Strait of Anian - 1652
The Strait of Anian was first mentioned in a 1562 pamphlet published by the Venetian cartographer Giacomo Gastaldi. Within five years, it was featured on maps. Northwestern and northern North America was largely unexplored so there was very little knowledge of the area at that time; European sailors surmised that the Strait of Anian might be the entrance to a northerly route between the Pacific and Atlantic Oceans. Therefore, on maps like this, the interior of northern North America was not rendered in great detail. Such a route would have spared sailors the long and dangerous southerly voyage around the southern tip South America, making for quicker and easier commercial voyages to and from Asia.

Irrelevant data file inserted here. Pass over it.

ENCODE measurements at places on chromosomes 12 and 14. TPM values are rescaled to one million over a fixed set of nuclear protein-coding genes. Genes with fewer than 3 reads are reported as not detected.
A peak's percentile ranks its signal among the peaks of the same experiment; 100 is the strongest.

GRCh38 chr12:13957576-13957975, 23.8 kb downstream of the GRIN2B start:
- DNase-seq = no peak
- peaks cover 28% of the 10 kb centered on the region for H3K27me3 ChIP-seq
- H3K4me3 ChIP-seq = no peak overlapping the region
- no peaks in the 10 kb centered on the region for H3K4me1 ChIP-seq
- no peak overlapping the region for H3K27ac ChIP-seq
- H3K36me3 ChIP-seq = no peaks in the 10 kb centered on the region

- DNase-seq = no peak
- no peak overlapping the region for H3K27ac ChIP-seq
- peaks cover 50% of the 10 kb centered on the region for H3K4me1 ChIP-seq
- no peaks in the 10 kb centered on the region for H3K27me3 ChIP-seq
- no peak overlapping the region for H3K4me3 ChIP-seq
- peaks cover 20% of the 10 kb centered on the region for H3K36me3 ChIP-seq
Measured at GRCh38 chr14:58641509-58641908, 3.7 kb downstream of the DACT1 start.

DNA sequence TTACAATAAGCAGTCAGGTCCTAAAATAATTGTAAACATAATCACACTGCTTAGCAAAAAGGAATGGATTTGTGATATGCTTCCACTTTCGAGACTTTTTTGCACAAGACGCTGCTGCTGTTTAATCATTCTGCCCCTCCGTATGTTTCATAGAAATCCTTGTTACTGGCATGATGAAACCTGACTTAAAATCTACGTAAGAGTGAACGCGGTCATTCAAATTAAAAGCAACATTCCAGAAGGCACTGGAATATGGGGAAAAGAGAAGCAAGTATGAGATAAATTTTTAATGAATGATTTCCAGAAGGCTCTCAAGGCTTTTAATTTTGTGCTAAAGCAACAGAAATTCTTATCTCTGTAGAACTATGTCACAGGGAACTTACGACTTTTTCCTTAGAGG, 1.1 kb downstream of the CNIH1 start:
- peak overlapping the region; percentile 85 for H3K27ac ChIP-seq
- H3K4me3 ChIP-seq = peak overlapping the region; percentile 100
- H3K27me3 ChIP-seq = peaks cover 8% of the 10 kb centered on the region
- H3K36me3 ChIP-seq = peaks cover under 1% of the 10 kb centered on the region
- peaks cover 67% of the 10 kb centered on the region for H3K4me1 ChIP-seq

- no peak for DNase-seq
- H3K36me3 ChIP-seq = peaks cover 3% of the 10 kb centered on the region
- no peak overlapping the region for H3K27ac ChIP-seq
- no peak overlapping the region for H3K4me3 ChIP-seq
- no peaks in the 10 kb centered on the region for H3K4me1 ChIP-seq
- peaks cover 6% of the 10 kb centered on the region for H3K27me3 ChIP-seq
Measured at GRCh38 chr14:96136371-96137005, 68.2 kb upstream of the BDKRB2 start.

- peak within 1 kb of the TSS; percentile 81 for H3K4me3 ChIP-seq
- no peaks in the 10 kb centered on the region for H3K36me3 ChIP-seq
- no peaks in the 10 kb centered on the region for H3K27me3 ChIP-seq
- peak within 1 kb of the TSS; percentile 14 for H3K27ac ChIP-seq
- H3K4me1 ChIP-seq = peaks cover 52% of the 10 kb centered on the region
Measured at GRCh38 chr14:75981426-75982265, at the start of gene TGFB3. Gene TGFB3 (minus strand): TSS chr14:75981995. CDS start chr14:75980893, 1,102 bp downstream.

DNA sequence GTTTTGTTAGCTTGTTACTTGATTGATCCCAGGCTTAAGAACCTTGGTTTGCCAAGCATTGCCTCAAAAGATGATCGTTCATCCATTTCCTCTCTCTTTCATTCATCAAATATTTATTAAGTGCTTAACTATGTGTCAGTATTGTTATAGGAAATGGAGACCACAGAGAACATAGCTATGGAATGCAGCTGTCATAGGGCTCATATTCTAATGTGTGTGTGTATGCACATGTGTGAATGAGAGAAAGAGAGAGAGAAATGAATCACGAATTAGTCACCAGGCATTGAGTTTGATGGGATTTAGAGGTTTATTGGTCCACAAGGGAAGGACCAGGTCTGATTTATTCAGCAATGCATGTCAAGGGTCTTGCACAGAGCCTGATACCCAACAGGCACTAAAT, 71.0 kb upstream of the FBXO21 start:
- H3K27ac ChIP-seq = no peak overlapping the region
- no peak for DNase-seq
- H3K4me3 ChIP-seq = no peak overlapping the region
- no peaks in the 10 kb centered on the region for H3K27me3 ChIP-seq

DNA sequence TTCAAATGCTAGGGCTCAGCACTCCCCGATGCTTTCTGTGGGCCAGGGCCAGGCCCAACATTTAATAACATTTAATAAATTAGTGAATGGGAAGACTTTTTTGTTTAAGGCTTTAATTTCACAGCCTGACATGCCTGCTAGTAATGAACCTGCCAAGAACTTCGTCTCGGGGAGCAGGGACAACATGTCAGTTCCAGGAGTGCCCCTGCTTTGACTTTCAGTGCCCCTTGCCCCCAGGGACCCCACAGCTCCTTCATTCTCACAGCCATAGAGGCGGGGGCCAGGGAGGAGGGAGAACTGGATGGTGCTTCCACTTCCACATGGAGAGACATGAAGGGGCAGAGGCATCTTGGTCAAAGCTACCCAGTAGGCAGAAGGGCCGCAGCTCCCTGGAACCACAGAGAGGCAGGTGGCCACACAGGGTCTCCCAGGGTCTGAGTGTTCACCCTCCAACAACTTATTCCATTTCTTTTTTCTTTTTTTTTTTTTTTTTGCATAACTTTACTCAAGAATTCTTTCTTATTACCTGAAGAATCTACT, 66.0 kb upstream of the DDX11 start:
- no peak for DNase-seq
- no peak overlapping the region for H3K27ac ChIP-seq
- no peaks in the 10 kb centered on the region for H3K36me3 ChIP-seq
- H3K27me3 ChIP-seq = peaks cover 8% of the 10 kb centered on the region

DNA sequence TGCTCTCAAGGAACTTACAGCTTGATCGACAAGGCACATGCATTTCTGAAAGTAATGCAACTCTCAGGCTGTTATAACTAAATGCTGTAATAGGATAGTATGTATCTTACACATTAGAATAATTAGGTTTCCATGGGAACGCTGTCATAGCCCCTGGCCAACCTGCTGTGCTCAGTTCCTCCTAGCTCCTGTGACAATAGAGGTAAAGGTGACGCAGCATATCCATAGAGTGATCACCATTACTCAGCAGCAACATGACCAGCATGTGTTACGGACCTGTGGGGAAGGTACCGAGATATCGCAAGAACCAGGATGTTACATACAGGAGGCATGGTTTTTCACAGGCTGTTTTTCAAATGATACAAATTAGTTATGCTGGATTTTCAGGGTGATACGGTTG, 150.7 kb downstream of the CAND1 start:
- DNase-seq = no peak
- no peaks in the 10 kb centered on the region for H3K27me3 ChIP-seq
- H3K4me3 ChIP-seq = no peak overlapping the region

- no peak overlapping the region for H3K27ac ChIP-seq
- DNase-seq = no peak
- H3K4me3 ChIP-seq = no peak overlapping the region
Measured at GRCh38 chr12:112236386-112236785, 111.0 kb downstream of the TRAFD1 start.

Origins of the name Anian are unclear. However, a common belief is that it came from Marco Polo, who mentioned the islands of Ania in his narrative account of his travels throughout Asia in the 13th century. The name, Strait of Anian, appeared on maps until the 18th century. In 1768, the name appeared on a map as the Bering Strait (as it is known today), named after Vitus Bering, who explored that area and the Arctic Ocean for Russia in the 1720s and ‘30s.
Although the strait’s name changed over time, the European quest for a northerly marine route remained constant. Such a route was not successfully sailed until 1906, when Roald Amundsen’s three-year voyage from the Atlantic to the Pacific Ocean. Amundsen, a Norwegian explorer, entered Baffin Bay in 1903 and reached Nome, Alaska, in 1906. This route was fraught with shallow and narrow passages and, ultimately, was not viable for large scale, commercial travel.